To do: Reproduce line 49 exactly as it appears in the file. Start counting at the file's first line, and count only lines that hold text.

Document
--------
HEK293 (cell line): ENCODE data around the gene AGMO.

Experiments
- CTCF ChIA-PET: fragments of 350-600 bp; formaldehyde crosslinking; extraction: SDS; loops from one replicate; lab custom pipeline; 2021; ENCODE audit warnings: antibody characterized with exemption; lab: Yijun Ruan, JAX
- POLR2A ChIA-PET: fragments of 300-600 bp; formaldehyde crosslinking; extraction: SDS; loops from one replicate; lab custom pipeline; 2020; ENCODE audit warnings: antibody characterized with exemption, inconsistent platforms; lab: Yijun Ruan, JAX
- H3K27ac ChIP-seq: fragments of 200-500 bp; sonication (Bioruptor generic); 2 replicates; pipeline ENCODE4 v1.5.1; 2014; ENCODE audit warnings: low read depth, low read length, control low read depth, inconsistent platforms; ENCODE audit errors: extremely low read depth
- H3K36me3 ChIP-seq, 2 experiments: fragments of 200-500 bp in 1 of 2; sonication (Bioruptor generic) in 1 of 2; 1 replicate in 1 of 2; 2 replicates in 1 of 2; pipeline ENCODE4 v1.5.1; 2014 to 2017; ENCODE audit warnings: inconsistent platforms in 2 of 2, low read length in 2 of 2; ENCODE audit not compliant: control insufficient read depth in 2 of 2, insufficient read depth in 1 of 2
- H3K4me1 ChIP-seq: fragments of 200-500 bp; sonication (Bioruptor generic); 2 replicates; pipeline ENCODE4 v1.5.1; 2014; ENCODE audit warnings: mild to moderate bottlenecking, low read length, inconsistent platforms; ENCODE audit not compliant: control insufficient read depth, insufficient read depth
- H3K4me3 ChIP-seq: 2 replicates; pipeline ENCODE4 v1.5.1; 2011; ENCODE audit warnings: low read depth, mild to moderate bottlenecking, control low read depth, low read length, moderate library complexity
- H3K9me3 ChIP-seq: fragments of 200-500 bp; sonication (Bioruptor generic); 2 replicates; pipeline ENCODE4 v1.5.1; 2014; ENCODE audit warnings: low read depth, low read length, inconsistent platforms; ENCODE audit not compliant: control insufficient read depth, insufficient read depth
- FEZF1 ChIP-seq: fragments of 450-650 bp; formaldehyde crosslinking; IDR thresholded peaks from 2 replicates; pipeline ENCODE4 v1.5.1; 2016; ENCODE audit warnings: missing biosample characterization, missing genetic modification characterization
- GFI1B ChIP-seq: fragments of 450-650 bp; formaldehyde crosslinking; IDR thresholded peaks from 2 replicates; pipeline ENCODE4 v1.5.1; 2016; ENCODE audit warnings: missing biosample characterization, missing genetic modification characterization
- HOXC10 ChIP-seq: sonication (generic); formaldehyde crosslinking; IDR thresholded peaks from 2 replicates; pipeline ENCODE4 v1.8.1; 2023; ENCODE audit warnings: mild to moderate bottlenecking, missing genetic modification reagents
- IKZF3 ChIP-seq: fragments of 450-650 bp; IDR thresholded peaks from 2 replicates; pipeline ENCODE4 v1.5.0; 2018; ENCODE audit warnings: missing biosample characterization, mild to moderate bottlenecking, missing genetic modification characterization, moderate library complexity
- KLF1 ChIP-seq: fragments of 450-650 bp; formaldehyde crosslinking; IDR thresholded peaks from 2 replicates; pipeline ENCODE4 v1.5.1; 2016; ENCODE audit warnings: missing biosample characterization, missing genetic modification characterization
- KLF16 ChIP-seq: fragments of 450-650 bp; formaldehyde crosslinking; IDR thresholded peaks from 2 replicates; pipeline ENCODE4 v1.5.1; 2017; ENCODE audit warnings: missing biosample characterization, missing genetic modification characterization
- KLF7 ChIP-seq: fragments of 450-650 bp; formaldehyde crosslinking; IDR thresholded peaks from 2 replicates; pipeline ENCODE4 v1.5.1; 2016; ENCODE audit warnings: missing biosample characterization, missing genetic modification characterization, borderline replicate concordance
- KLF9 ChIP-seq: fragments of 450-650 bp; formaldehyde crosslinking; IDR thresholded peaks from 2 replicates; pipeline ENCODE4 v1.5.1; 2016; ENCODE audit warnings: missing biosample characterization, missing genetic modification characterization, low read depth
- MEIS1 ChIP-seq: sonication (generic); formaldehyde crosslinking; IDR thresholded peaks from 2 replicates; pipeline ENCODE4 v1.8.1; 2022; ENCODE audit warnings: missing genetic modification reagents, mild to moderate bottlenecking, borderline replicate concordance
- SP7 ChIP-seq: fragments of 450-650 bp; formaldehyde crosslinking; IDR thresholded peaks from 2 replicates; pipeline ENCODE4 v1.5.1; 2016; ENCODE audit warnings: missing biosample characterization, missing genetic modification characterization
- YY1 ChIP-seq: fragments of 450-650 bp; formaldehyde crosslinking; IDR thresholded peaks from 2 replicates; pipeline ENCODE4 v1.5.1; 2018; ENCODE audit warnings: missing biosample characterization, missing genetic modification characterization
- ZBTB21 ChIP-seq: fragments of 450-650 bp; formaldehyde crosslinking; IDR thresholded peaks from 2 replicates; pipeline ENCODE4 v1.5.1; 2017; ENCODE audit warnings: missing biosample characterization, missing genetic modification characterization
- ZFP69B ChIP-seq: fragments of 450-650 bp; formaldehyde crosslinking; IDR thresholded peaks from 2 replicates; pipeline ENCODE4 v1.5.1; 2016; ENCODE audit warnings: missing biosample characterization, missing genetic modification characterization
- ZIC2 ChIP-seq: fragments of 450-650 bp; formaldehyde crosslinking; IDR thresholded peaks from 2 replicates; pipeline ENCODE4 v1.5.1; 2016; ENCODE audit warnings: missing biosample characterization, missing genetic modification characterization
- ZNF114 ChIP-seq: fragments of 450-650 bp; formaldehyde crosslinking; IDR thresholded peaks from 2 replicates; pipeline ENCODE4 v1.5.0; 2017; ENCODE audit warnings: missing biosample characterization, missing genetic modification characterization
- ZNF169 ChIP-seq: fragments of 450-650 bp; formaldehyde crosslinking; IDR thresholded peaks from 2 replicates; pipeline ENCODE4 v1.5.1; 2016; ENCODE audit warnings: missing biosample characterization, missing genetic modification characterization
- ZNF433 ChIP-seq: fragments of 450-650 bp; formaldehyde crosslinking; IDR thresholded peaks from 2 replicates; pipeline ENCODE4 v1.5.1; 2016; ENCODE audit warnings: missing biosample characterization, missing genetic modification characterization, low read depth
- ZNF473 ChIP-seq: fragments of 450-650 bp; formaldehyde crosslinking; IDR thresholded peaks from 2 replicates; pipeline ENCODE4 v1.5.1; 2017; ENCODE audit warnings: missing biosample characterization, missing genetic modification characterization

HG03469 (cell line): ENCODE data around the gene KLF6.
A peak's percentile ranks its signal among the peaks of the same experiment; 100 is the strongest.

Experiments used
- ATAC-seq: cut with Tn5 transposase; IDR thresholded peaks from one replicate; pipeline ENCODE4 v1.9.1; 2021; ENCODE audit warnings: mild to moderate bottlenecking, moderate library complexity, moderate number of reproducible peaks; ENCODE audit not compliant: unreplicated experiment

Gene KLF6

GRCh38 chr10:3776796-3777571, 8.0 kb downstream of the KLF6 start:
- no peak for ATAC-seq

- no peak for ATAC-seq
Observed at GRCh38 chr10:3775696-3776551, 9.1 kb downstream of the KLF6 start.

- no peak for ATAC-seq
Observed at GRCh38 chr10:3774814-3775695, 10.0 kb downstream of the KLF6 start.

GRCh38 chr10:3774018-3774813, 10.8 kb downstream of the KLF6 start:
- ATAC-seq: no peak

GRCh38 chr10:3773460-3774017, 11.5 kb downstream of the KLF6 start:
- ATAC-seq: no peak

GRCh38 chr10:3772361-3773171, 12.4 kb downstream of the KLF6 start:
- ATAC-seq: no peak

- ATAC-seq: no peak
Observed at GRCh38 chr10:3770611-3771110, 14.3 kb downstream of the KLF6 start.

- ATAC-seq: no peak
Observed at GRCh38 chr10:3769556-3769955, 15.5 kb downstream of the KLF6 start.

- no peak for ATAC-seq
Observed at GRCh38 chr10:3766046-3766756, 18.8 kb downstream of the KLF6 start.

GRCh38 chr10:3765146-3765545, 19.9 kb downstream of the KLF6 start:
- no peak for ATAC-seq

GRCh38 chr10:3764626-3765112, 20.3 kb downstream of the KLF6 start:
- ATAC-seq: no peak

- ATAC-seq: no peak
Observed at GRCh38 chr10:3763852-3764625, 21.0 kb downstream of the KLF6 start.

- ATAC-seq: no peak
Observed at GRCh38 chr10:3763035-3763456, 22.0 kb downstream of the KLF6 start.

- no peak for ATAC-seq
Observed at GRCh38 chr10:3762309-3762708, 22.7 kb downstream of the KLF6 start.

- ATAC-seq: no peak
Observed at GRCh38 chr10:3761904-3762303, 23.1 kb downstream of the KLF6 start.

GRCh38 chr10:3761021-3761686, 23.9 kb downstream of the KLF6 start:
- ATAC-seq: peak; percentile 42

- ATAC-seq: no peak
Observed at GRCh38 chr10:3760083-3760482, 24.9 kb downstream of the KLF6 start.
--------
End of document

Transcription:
- no peak for ATAC-seq